This is a graph showing the proportion of people aged 15-24 years who are currently not attending school, by the age at which they left school and severity of disability


Reasons why left school early:

People who had not completed Year 12 were asked the main reason why they did not do so. The most reported reason given by people with specific restrictions for leaving school early (Graph 4), was that their own ill health or disability had prevented them from completing Year 12 (32%). However, the reason why most people with no disability did not complete Year 12 was that they got (or wanted) jobs or apprenticeships (38%). This was more than twice the proportion of 15-24 year olds with specific restriction who reported that they got (or wanted) jobs or apprenticeships (16%).


This is a graph showing the reasons why people aged 15-24 years did not complete Year 12, by severity of disability


Difficulties with participation

People with specific limitations or restrictions aged 15-24 years who were currently not attending school were almost twice as likely to report that they had experienced difficulties while undertaking formal learning in the last 12 months compared to those with no disability (42% and 20% respectively). In addition, 24% also reported that they found it difficult to participate in non-formal courses, compared to 5% of those with no disability.

All people were asked if they had wanted to study for a formal qualification in the last 12 months but had not done so and to identify the reasons for why they did not participate. The three most common reasons stated by people aged 15-24 years who had specific restrictions and were not currently attending school were: financial reasons (33%), location or transport reasons (21%) and no time (20%).

What happened to early school leavers post-school?

Of people with specific limitations or restrictions who were not currently attending school in 2009, 55% were employed compared to 72% of those without disability (Graph 5). People with specific limitations or restrictions were more likely to be unemployed (14%) than those without disability (9%). They were also more likely not to be in the labour force (31%) than those without disability (19%).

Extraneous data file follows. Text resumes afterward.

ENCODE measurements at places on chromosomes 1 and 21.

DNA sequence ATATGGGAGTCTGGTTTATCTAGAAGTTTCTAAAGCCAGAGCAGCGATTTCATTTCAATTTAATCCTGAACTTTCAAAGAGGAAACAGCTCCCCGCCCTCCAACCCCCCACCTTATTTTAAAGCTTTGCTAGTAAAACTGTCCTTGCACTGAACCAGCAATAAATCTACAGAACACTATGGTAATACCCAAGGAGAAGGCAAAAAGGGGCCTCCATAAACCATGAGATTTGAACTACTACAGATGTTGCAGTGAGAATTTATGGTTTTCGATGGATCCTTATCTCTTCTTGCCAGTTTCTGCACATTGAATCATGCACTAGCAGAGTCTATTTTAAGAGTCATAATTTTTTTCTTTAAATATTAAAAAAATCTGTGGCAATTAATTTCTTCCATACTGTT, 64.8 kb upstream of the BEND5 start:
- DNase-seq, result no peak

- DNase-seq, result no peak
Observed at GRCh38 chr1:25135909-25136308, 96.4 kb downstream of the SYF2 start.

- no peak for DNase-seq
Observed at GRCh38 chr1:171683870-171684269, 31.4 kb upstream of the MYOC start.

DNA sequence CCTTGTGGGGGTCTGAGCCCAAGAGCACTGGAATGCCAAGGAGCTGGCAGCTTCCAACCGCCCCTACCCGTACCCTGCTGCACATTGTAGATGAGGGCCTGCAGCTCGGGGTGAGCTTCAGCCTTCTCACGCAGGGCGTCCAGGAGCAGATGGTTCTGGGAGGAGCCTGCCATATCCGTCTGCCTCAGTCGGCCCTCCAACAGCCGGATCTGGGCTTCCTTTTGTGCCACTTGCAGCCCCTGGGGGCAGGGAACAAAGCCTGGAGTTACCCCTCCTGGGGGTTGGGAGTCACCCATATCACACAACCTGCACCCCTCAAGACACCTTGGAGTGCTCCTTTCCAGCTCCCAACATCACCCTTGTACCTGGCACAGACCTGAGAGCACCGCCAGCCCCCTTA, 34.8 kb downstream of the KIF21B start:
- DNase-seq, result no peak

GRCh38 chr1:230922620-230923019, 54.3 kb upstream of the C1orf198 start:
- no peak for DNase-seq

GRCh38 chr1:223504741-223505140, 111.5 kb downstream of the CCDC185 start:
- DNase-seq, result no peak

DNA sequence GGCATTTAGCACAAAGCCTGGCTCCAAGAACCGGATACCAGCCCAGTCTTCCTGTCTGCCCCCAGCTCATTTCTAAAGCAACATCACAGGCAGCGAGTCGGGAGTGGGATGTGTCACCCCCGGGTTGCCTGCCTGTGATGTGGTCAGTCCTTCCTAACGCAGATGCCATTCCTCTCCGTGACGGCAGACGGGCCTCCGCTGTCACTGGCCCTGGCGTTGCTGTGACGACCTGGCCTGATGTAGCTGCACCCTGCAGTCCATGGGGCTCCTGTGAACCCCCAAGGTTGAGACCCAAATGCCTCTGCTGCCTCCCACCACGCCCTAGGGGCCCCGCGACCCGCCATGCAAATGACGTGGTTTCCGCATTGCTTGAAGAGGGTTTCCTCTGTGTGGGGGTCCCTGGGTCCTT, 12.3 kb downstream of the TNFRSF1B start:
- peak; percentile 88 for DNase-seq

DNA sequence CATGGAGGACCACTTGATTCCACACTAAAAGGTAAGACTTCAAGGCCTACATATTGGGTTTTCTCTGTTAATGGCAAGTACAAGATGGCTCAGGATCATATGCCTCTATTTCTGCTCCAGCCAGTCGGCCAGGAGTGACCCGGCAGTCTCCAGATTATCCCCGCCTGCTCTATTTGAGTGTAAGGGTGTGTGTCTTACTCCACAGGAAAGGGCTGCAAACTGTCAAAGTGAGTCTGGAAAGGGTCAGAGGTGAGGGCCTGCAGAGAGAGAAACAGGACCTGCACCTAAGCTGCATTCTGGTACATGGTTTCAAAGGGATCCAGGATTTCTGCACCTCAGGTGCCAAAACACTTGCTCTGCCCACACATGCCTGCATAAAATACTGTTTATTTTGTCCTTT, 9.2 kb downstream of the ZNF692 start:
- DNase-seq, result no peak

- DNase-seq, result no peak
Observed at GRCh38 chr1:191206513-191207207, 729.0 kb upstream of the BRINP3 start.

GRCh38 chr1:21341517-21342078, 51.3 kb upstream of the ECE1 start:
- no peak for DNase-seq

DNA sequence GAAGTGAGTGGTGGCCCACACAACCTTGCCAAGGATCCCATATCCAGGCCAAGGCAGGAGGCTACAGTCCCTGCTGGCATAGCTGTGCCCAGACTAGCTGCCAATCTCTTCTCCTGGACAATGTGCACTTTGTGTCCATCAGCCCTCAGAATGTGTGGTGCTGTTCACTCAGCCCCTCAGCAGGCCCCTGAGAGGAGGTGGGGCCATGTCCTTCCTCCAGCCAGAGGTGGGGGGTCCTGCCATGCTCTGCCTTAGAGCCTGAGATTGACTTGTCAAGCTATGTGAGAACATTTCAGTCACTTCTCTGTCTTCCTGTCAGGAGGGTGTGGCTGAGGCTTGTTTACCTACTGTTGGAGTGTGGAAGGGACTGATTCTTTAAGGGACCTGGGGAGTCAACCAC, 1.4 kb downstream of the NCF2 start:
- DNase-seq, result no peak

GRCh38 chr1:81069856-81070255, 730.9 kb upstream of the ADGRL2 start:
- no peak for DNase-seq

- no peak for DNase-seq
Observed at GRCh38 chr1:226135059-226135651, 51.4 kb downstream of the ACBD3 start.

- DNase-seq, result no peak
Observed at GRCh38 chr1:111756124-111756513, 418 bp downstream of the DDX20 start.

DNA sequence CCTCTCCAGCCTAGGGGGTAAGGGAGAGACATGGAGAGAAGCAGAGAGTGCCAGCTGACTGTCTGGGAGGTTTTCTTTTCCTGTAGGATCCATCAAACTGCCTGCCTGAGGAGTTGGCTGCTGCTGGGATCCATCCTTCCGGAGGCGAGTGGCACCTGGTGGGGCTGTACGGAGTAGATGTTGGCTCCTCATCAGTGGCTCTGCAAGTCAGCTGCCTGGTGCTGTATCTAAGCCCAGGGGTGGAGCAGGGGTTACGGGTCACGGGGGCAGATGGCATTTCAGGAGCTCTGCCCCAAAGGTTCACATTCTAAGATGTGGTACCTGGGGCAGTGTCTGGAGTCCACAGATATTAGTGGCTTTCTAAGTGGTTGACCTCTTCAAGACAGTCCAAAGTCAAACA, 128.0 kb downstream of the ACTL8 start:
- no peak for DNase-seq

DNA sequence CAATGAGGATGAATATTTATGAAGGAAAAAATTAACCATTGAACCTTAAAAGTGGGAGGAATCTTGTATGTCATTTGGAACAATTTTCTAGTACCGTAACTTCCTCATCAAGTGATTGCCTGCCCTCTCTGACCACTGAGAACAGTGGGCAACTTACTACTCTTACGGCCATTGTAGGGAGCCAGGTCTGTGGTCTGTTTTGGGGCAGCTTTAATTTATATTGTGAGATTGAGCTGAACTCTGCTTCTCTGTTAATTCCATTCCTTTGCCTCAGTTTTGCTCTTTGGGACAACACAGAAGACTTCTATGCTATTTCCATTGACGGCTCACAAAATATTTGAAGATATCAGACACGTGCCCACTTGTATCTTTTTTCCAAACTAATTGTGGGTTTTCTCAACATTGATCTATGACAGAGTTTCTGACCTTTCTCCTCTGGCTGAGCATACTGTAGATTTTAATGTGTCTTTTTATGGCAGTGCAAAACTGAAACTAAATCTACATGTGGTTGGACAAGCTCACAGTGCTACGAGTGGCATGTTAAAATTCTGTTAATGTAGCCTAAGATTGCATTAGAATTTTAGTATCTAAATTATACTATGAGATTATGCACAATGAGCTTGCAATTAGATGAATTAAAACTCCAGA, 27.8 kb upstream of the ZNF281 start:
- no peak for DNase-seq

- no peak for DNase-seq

This is a graph showing the labour force status of people aged 15-24 years who are currently not attending school, by severity of disability


Vocational Education and Training of 15-19 year olds

In Australian secondary schools, students are able to study Vocational Education and Training (VET) subjects such as hospitality, business and engineering as part of their school work. This enables them to obtain VET qualifications while still attending school, sometimes simultaneous to other school qualifications. For an explanation of the purposes and structure of VET training, please refer to Appendix 2.

The proportion of people aged 15-19 years studying in VET was higher for students with disability than for those without disability (Graph 6). In 2009 34% of 15-19 year olds with specific restrictions were studying VET. This compared to 19% of 15-19 year olds with no disability.


This is a graph showing the proportion of people aged 15-19 years who are currently studying VET in Year 11 or tweleve, by severity of disability



Level of highest qualification of 20-24 year olds

Young adults between the ages of 20-24 years often engage in formal studies after leaving school. People with specific limitations or restrictions were almost half as likely to be studying for a degree (14%) than people without disability (27%) (Graph 7). There was no significant difference in the proportion of people with specific limitations or restrictions studying for VET qualifications (18%) compared to those with no disability (15%).



This is a graph showing the level of current non-school qualifications of people aged 20-24 years, by severity of disability

Employment status before and after completing a first qualification (20-24yrs)

In 2009, 73% of people with specific limitations or restrictions were employed prior to their first qualification, the same proportion as people with no disability. Six months after completing a qualification, there was no significant difference between people with disability being employed (77%) compared to those with no disability (86%).